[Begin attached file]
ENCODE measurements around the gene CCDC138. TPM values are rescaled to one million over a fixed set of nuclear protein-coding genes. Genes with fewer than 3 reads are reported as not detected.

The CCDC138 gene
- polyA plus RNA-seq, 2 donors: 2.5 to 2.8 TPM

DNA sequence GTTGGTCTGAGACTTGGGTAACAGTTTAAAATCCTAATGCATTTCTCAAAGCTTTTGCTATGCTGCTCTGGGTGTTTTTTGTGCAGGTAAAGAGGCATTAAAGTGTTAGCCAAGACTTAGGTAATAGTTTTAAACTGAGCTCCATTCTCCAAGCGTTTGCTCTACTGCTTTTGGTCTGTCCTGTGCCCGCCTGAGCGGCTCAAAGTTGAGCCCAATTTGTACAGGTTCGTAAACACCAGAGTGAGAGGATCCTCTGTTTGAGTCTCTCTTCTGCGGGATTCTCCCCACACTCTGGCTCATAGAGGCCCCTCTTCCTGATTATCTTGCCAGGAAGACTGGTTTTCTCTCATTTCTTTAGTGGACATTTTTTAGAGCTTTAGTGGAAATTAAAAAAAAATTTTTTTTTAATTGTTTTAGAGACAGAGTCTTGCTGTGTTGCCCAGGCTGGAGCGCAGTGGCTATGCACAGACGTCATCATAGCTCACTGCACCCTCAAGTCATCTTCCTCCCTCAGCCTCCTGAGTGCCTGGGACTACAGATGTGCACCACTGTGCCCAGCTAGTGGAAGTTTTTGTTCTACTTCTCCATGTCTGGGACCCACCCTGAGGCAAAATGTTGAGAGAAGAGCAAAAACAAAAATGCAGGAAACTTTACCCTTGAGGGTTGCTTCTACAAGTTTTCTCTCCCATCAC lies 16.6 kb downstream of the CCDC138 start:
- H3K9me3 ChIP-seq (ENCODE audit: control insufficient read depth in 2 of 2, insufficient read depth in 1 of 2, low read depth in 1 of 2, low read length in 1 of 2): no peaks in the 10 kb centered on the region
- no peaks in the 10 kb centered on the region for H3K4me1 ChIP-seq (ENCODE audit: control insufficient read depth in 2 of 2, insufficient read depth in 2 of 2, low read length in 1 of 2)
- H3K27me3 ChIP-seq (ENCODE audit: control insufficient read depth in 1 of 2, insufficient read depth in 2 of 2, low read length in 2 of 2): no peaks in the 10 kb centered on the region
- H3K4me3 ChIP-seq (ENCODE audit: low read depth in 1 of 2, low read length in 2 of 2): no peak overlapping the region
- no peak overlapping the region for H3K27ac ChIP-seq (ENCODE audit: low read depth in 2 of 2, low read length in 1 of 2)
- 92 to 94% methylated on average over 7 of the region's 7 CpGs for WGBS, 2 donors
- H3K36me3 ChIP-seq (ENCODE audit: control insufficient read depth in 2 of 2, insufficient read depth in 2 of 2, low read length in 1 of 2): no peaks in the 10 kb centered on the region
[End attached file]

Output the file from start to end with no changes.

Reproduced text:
ENCODE measurements around the gene CCDC138. TPM values are rescaled to one million over a fixed set of nuclear protein-coding genes. Genes with fewer than 3 reads are reported as not detected.

The CCDC138 gene
- polyA plus RNA-seq, 2 donors: 2.5 to 2.8 TPM

DNA sequence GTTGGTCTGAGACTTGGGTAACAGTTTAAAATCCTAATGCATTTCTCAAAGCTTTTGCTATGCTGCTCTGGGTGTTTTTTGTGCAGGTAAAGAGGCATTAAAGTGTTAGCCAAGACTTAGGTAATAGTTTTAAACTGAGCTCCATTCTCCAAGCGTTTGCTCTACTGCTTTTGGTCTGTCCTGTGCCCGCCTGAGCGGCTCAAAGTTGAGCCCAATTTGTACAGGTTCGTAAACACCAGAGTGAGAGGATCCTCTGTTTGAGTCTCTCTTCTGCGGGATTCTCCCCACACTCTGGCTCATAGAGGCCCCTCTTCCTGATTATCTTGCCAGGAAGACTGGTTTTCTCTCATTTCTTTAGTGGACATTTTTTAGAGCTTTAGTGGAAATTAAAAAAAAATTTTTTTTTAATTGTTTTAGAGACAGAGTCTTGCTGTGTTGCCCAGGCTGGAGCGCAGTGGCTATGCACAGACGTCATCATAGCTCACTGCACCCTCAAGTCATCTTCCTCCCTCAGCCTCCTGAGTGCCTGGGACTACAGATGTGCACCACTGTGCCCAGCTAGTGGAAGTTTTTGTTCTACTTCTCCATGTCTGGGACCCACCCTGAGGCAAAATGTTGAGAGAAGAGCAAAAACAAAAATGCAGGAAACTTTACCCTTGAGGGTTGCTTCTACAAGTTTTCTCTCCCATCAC lies 16.6 kb downstream of the CCDC138 start:
- H3K9me3 ChIP-seq (ENCODE audit: control insufficient read depth in 2 of 2, insufficient read depth in 1 of 2, low read depth in 1 of 2, low read length in 1 of 2): no peaks in the 10 kb centered on the region
- no peaks in the 10 kb centered on the region for H3K4me1 ChIP-seq (ENCODE audit: control insufficient read depth in 2 of 2, insufficient read depth in 2 of 2, low read length in 1 of 2)
- H3K27me3 ChIP-seq (ENCODE audit: control insufficient read depth in 1 of 2, insufficient read depth in 2 of 2, low read length in 2 of 2): no peaks in the 10 kb centered on the region
- H3K4me3 ChIP-seq (ENCODE audit: low read depth in 1 of 2, low read length in 2 of 2): no peak overlapping the region
- no peak overlapping the region for H3K27ac ChIP-seq (ENCODE audit: low read depth in 2 of 2, low read length in 1 of 2)
- 92 to 94% methylated on average over 7 of the region's 7 CpGs for WGBS, 2 donors
- H3K36me3 ChIP-seq (ENCODE audit: control insufficient read depth in 2 of 2, insufficient read depth in 2 of 2, low read length in 1 of 2): no peaks in the 10 kb centered on the region